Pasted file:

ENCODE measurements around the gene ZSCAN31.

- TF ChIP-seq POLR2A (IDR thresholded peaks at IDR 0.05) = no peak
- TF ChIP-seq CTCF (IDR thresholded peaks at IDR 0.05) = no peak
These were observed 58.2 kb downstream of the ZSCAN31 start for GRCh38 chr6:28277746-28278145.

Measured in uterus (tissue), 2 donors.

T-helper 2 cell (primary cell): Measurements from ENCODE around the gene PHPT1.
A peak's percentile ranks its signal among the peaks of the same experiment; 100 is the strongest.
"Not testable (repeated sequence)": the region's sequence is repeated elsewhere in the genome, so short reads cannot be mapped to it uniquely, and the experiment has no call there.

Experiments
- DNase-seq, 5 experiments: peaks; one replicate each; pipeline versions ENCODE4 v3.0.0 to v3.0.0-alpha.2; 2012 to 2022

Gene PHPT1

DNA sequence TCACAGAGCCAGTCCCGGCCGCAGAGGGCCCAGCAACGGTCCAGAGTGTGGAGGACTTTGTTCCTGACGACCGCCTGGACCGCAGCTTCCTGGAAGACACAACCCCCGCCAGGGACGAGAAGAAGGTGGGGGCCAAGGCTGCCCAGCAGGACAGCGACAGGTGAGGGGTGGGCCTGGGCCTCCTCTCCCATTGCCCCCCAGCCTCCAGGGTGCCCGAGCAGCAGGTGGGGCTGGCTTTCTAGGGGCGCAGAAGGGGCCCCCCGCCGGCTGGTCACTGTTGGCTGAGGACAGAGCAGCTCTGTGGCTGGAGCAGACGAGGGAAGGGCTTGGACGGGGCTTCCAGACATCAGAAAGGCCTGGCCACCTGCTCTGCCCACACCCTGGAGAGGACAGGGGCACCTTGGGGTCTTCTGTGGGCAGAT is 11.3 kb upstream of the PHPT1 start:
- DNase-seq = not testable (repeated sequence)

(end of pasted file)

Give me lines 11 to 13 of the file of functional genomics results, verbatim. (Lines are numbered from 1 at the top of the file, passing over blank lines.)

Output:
Gene PHPT1

DNA sequence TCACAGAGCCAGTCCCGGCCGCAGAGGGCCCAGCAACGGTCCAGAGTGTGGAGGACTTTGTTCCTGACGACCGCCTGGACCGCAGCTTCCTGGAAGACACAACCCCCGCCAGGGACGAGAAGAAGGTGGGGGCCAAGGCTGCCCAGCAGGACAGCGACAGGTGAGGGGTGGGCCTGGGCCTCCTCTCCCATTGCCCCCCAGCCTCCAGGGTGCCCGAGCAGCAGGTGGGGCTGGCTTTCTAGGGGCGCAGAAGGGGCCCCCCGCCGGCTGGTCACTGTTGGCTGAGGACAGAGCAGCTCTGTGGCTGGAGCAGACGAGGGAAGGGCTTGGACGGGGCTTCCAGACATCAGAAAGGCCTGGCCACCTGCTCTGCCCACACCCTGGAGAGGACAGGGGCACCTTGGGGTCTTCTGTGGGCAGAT is 11.3 kb upstream of the PHPT1 start:
- DNase-seq = not testable (repeated sequence)